Kenny McPeek is not among the biggest names in horse racing. He does not have huge money behind him. But everybody in the sport knows him for making incredible deals and taking risks where only he can visualize the rewards.
It was McPeek who purchased Curlin for $57,000. The two-time horse of the year won the 2007 Preakness, the Dubai World Cup, the Breeders' Cup Classic, and $10.5 million in a Hall of Fame career. McPeek was not the horse’s trainer, but he saw the potential before anyone.
Two years ago, McPeek purchased a yearling filly for $35,000 at the Keeneland Sale. Saturday, that filly, Swiss Skydiver, racing for owner Peter Callahan, trained by McPeek and running at her ninth different track in nine starts this year, won the Preakness at Pimlico after a stretch-long duel with Kentucky Derby winner Authentic.
Why, many wondered, was McPeek running the filly against colts? And why, after other jockeys turned down the mount, did McPeek reach out to old friend Robby Albarado, whose career seemed near its end?
Turned out the trainer knew exactly what he was doing. Swiss Skydiver may have been 11-1, but she clearly belonged on form. And when a daring move needed to be made on the far turn, Albarado sent the filly between horses to challenge Authentic.
As the two pulled away from the field, Swiss Skydiver just ahead on the inside, Authentic on the outside, everybody kept waiting for the Derby winner to go by and give trainer Bob Baffert his record eighth Preakness. They are still waiting.
Swiss Skydiver grimly held on to win by a neck. It was almost 10 lengths back to Jesus' Team in third. It was essentially a match race for the final quarter-mile, and the brilliant filly won it.
Albarado did give the filly a great ride, but he needed the horse to get through that hole. She was there when it mattered most.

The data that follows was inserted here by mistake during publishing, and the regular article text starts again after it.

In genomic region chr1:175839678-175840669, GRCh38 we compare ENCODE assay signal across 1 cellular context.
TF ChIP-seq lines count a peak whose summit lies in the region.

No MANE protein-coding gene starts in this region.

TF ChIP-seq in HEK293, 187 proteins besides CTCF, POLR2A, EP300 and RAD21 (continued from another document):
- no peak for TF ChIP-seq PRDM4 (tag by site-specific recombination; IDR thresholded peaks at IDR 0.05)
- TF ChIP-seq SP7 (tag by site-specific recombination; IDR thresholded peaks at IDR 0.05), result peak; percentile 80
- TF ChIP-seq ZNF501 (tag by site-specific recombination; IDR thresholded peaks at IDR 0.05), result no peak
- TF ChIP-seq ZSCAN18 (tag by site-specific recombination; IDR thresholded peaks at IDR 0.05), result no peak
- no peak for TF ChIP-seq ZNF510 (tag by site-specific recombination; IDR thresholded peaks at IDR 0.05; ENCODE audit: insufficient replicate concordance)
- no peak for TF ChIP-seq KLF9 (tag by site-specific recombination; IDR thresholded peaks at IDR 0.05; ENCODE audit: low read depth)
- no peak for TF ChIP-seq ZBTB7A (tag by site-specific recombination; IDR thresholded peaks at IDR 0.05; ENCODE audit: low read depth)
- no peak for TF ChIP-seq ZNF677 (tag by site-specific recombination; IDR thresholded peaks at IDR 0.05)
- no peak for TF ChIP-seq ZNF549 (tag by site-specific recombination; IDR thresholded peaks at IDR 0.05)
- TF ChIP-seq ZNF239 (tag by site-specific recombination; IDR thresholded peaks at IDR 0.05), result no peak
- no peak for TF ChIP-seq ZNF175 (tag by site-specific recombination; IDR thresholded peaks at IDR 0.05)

The jockey has won 5,218 races, 30th all-time. His mounts have earned $220 million, 14th all time. But he has won only 46 races the last two years. But when it came time, McPeek did not forget the man who was the regular rider for, yes, Curlin.
``I make that move now, or I wait, get smothered,'' Albrado said of the decision that won the race.
Swiss Skydiver has been the most consistent horse in America this year. Her last seven starts? Win the Gulfstream Park Oaks. Win the Fantasy Stakes. Win the Santa Anita Oaks. Second in the Blue Grass. Win the Alabama. Second in the Kentucky Oaks. Win the Preakness. That’s a great career and she has done all that since March 28.
``I’m just really proud of Robby,'' McPeek said. ``We had to call him into the game at the last minute, and he did a great job. I’m really proud of him, her, Peter Callahan. I wish he was here. It’s just a real honor to be around a horse like this. It’s a special moment.''
So this bizarre Triple Crown that began with a Belmont Stakes in mid-June, continued with a Kentucky Derby in early September, concluded with an October Preakness that was easily the most thrilling race of the year. There were no regular fans at Pimlico, but the owners, trainers, jockeys, and track workers whowere there saw a great race by a wonderful filly, the first filly to win the Preakness since Rachel Alexandra in 2009.
The 2020 Preakness winner was named after the owner’s granddaughter who sent him a video of her skydiving over the Swiss Alps. Swiss Skydiver’s campaign is not going to be perfect like Rachel’s was 11 years ago, but what she has done is a throwback to another time when horses ran all the time and held their form. Swiss Skydiver has run in each month but April, and she just missed by a day as she won at Oaklawn Park on May 1.
``I know those out there that questioned why is he running there?'' McPeek said. ``She continues to get stronger. It’s amazing. I’ve been doing this for 35 years. You’re around horses, and sometimes you run horses, and they come back tired. She never gets tired.''
Swiss Skydiver did not get tired in the Preakness. In fact, she ran the mile and three-sixteenths in a very fast 1 minute, 53.28. seconds. And she beat the Derby winner, who ran even better than he did in Kentucky.